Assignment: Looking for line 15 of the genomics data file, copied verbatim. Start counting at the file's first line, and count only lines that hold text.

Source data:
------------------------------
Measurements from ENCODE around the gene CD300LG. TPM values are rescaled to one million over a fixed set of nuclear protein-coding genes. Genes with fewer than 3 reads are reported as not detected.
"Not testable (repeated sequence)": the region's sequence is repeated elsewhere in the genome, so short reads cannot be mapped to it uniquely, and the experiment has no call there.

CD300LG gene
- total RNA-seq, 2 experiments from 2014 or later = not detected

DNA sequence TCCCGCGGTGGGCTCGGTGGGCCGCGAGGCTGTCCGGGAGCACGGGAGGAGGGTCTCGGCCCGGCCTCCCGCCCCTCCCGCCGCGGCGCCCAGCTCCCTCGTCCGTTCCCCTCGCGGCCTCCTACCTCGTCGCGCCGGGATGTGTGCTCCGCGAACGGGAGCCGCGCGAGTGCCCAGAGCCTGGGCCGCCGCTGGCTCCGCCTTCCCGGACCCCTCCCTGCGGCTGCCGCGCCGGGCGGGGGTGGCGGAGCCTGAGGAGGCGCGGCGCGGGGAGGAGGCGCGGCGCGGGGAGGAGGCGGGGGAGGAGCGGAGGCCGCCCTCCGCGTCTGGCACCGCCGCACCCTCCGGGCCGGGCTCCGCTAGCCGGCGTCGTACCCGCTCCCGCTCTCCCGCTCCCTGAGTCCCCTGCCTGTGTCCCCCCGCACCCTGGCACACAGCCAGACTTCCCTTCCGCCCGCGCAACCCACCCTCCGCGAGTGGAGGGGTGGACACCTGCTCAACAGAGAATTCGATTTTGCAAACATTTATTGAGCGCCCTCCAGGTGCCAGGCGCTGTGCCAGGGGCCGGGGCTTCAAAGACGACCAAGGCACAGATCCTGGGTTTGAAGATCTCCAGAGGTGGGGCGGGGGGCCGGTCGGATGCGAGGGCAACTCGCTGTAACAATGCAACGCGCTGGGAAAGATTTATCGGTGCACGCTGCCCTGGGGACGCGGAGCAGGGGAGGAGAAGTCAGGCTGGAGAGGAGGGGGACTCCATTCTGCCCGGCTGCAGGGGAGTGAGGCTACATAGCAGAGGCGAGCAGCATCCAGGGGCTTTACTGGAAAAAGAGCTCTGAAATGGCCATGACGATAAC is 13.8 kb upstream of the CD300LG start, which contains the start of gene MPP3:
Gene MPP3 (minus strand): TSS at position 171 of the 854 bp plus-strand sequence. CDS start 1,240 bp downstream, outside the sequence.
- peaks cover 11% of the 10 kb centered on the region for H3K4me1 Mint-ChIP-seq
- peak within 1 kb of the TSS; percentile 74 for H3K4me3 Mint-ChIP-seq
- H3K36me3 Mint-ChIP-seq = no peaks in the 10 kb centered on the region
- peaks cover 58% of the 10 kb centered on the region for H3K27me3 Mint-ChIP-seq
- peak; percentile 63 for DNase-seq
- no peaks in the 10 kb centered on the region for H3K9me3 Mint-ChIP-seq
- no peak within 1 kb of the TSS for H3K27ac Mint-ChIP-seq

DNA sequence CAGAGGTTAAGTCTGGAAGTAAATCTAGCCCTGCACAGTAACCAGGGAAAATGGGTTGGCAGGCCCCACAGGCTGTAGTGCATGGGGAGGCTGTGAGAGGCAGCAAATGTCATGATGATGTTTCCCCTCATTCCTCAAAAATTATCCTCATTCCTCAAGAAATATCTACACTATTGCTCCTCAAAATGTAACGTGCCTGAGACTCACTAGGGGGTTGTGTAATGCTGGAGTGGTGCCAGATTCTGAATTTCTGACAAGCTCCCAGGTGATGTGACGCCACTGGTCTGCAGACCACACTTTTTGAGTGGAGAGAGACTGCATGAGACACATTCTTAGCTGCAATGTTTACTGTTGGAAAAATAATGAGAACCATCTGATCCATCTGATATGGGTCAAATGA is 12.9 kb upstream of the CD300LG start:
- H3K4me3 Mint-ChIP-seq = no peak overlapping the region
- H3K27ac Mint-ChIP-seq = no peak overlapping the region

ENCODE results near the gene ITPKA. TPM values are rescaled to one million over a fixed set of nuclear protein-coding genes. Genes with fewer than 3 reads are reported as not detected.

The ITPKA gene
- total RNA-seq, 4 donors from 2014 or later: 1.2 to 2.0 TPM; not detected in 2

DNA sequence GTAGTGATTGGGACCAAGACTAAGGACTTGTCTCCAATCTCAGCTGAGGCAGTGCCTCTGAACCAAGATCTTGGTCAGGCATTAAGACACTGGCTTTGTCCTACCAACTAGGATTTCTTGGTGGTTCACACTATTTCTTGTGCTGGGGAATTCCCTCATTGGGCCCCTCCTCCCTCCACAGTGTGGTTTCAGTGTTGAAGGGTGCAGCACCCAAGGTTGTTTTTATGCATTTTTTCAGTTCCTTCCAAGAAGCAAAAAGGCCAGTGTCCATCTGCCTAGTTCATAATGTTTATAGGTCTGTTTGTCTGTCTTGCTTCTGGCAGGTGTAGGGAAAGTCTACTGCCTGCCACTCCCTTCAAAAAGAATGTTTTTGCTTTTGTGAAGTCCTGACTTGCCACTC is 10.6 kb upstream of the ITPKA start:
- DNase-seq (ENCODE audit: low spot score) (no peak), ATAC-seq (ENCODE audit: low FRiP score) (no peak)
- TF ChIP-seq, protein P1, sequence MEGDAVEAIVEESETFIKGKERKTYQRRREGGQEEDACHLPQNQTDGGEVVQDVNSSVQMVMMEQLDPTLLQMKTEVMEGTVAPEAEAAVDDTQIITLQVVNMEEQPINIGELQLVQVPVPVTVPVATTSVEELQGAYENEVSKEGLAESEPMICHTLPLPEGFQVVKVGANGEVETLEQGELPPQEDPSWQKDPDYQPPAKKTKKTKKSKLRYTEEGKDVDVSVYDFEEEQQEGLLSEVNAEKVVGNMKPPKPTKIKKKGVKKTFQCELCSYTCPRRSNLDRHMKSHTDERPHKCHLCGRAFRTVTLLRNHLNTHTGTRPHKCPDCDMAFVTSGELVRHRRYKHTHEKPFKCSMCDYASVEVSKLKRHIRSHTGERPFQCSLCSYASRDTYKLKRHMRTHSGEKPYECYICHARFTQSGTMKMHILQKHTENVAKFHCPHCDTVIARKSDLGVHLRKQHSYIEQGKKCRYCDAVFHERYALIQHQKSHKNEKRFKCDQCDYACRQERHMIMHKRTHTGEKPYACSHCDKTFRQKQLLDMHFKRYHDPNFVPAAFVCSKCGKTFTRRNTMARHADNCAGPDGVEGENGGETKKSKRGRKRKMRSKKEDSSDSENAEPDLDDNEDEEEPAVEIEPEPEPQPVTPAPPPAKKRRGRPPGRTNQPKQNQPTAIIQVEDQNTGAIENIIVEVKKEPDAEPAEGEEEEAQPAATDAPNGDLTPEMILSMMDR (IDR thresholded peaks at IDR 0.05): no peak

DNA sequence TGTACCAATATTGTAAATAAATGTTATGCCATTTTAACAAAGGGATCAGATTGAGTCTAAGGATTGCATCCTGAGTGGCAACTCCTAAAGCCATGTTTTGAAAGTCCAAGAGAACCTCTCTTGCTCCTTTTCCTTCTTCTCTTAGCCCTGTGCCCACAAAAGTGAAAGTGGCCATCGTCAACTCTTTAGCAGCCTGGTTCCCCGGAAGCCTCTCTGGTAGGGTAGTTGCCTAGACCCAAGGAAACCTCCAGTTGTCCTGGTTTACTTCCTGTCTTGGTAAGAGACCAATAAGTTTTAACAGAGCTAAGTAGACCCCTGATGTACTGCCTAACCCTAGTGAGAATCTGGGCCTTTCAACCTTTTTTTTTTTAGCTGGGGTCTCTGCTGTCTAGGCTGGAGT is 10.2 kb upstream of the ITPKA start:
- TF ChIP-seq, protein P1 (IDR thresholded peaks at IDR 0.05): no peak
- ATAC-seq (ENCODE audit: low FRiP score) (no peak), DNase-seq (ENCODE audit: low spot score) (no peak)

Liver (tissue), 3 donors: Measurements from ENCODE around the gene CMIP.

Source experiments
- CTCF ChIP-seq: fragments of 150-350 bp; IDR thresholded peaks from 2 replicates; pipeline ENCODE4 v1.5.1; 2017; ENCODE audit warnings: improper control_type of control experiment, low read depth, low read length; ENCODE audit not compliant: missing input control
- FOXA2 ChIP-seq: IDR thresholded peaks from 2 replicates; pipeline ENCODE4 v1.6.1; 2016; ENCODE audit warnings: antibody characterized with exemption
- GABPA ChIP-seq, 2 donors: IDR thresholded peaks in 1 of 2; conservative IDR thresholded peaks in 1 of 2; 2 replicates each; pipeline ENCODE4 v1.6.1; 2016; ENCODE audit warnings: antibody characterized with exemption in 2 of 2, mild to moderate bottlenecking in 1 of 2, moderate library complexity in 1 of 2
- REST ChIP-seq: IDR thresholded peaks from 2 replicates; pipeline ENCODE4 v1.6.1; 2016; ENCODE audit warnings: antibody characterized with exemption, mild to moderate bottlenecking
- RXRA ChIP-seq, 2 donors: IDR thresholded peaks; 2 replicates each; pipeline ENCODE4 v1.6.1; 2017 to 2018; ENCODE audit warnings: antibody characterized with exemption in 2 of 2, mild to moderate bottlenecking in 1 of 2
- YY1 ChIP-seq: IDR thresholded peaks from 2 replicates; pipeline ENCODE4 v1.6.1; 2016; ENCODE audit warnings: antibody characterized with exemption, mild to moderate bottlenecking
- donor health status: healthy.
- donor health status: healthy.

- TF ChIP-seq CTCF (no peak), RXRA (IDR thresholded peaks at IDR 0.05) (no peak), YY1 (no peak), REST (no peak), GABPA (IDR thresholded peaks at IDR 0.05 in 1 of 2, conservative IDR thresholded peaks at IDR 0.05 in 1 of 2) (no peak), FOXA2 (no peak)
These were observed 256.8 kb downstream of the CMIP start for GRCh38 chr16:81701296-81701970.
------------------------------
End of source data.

- H3K4me3 Mint-ChIP-seq = no peak overlapping the region